The thought of being on antibiotics almost every two months for almost two years is harrowing for most people. Yet this was my experience until stool, urine and blood cultures were taken that contradicted the Widal test. This experience is even more unpleasant as I realise that I may never even have had typhoid. The urine culture eliminated typhoid, but an infection was diagnosed which according to the doctor could have been the cause of the high titres the Widal tests showed.
Still, millions of Nigerians are being misdiagnosed with typhoid due to the use of the Widal test. Clearer diagnosis and treatment protocols should be given to health professionals at all levels. The Standard Treatment Guidelines are over 10 years old and have not been updated since. More responsibility and leadership is needed in this area. Although many doctors and hospitals in Nigeria do not rely on a single Widal test to diagnose and treat typhoid, many, like the hospital I went to, still do. The Nigerian Standard Treatment Guideline as regards the treatment of typhoid needs to be enforced in every treatment and diagnostic centre in Nigeria.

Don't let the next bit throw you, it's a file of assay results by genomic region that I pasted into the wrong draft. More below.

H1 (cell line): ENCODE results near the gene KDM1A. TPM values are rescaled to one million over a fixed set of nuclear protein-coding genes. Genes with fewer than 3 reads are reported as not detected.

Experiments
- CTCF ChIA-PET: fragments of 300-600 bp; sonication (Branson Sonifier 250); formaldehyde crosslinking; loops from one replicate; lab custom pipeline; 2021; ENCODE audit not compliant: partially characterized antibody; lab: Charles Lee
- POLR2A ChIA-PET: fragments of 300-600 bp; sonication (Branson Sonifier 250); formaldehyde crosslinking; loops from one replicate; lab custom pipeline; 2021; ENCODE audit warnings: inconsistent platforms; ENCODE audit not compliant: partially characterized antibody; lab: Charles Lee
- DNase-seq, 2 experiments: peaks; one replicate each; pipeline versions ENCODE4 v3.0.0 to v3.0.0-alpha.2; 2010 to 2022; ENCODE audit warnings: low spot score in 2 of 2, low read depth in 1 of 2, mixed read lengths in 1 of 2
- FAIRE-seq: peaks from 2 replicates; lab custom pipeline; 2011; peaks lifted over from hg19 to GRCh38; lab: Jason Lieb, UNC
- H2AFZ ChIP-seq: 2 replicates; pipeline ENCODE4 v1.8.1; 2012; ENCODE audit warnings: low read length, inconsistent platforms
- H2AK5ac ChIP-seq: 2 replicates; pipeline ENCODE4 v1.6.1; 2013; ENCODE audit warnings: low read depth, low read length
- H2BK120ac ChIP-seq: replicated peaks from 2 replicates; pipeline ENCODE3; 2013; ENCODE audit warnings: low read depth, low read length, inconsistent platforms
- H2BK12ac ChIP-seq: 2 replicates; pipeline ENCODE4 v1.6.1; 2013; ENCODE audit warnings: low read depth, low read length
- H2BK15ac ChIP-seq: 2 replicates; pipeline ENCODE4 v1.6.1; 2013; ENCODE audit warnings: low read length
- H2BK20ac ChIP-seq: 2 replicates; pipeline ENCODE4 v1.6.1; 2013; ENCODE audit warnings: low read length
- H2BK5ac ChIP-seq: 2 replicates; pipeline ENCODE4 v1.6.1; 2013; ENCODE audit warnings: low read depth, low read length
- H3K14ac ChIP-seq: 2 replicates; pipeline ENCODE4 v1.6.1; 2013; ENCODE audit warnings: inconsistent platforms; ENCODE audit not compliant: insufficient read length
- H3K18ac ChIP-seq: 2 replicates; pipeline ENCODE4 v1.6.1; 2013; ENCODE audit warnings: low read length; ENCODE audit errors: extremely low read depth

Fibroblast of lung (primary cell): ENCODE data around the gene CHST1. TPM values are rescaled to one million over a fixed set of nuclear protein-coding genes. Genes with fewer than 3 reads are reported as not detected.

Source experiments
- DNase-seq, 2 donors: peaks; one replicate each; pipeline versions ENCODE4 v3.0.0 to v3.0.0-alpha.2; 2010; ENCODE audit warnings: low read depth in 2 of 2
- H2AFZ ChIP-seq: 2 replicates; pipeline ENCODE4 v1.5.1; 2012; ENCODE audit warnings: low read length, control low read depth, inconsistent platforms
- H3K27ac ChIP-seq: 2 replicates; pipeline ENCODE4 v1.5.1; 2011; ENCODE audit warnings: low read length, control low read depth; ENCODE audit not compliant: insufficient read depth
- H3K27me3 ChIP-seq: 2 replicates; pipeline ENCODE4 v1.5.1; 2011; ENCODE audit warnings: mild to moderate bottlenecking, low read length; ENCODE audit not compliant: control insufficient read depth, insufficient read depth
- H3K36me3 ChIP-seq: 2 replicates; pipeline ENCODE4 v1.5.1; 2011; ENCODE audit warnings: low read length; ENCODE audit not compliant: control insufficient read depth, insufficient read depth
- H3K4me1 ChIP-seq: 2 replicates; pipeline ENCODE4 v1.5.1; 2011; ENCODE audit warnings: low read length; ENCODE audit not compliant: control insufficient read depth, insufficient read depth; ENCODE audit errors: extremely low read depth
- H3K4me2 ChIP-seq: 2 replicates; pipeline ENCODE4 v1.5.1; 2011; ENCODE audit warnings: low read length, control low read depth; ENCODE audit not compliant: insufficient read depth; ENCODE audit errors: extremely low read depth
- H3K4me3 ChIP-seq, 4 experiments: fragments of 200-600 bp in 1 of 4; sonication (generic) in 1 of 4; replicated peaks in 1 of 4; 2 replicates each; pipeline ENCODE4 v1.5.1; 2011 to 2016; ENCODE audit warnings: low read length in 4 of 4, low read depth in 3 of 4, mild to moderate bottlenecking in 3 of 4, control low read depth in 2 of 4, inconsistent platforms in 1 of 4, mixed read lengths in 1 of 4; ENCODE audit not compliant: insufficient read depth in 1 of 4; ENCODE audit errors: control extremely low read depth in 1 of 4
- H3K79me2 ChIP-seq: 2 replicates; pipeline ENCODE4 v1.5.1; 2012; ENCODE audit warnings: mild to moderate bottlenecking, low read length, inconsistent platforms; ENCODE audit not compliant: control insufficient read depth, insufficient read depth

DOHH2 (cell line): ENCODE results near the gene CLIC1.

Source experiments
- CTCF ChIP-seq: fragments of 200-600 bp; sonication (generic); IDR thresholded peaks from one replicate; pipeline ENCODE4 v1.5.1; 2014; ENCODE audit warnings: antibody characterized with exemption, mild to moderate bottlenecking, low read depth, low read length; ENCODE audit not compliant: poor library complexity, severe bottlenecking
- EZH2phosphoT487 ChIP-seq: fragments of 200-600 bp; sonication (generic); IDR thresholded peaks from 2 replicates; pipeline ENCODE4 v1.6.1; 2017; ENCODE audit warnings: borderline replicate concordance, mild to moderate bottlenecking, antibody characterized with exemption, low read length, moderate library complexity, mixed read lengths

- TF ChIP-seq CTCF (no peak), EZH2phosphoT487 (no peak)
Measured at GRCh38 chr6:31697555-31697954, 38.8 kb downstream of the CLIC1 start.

The danger of an incorrect typhoid diagnosis is that the symptoms of typhoid fever are difficult to distinguish from other viral haemorrhagic fevers like Lassa fever, malaria or yellow fever. Health professionals are advised to maintain a high index of suspicion for infectious diseases like Lassa fever, especially when a patient presents with a high temperature, muscle pain, vomiting or diarrhea, similar symptoms as typhoid fever.